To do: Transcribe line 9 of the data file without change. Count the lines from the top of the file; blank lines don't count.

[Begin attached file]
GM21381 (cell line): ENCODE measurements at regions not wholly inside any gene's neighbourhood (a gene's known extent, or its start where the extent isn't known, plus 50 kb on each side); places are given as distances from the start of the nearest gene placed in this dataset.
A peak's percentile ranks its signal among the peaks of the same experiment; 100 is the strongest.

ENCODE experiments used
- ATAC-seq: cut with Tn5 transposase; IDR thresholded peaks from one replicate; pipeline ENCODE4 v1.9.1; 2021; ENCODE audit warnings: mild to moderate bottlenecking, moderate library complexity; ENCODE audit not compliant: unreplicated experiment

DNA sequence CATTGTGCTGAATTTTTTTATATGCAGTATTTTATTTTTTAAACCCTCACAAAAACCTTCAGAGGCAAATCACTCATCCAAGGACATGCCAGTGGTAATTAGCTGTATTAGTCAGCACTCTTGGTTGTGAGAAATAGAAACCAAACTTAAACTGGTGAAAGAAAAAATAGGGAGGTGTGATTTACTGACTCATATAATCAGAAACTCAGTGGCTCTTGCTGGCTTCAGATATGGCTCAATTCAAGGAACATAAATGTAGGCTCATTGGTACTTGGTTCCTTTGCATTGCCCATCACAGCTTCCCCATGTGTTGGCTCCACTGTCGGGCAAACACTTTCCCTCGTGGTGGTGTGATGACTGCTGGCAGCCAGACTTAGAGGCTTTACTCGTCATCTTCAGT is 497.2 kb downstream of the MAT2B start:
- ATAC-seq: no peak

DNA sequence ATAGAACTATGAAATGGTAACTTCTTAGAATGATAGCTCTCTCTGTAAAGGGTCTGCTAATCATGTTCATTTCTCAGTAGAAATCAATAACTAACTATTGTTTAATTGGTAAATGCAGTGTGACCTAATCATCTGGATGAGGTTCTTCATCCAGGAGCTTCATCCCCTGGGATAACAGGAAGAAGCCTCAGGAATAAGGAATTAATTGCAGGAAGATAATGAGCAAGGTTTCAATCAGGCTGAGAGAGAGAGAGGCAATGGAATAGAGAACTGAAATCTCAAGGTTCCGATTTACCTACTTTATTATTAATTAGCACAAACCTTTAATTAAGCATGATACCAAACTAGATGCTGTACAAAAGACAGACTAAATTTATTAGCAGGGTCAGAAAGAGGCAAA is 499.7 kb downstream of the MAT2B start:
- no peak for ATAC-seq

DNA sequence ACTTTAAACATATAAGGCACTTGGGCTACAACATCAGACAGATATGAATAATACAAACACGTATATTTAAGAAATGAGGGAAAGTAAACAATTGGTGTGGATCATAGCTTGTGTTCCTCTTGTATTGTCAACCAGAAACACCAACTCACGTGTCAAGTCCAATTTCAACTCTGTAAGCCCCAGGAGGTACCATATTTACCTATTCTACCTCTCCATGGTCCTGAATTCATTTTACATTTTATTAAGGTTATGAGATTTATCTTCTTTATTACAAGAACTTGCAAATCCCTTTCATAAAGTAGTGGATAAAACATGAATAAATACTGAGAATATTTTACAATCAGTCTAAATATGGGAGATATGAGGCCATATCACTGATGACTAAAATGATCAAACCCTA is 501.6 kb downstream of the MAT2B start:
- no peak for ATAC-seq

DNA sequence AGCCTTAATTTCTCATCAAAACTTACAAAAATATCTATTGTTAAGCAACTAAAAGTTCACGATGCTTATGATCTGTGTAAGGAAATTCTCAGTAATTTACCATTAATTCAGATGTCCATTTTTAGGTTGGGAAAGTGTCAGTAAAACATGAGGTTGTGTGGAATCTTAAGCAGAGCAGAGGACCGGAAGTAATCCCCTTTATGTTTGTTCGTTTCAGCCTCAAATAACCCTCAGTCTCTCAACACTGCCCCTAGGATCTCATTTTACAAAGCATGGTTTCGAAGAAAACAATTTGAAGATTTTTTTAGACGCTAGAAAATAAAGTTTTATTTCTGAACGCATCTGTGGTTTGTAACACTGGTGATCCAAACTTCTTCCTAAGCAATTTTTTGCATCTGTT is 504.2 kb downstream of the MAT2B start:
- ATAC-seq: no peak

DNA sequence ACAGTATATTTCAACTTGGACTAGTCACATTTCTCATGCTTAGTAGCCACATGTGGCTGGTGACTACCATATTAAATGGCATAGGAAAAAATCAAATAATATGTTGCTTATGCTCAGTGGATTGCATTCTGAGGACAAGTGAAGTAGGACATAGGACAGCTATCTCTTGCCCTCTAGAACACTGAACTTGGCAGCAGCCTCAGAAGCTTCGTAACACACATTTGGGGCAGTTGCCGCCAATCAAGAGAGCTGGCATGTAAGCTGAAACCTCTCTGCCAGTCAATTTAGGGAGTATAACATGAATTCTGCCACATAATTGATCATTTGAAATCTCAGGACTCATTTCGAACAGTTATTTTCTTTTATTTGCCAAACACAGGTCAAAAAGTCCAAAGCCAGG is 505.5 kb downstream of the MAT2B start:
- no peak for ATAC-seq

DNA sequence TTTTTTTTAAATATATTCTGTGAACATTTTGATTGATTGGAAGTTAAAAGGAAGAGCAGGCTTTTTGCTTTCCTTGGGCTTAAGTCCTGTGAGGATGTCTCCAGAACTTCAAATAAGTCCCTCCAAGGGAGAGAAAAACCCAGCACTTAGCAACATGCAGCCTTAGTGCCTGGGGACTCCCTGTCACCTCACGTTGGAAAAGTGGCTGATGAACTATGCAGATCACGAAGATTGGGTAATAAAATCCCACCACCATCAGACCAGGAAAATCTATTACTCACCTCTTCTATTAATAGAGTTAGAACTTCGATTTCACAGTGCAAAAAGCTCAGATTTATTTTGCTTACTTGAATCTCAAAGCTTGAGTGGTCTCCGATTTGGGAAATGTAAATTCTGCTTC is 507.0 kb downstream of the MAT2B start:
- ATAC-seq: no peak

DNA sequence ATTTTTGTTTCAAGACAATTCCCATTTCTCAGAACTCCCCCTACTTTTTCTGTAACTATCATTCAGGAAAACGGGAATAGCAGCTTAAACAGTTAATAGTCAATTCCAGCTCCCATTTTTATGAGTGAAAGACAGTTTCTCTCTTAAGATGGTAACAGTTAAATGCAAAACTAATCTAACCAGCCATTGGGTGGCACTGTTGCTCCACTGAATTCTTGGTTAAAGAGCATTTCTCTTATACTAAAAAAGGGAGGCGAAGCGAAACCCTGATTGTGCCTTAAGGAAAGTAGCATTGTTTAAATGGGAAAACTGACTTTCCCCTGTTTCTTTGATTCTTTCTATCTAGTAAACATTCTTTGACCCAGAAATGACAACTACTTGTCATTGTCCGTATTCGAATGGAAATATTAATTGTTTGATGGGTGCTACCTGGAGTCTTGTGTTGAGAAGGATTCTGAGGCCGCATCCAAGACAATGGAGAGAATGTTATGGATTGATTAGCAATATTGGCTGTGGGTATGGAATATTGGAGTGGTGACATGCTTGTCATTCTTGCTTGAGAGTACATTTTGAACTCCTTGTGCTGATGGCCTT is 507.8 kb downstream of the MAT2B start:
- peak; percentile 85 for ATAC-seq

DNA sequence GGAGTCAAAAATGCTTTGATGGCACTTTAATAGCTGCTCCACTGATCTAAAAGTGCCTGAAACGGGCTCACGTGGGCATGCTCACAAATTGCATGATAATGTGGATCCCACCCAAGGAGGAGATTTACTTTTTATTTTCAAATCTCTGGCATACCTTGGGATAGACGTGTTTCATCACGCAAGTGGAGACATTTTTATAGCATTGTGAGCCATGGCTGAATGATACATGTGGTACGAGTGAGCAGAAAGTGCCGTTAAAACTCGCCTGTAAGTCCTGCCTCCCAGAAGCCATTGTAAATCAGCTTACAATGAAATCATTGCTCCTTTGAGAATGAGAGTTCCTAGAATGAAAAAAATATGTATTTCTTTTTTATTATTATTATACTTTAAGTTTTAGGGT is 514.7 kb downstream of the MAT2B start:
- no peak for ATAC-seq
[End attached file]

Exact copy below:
DNA sequence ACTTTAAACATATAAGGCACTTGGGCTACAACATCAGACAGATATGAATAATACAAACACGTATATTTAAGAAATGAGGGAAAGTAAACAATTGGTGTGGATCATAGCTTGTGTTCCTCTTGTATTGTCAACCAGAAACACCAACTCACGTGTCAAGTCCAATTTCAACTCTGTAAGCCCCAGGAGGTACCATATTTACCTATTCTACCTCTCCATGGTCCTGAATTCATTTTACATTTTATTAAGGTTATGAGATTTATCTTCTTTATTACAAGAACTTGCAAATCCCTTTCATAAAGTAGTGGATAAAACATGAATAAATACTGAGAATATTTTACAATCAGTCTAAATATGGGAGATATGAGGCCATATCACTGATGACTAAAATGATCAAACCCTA is 501.6 kb downstream of the MAT2B start: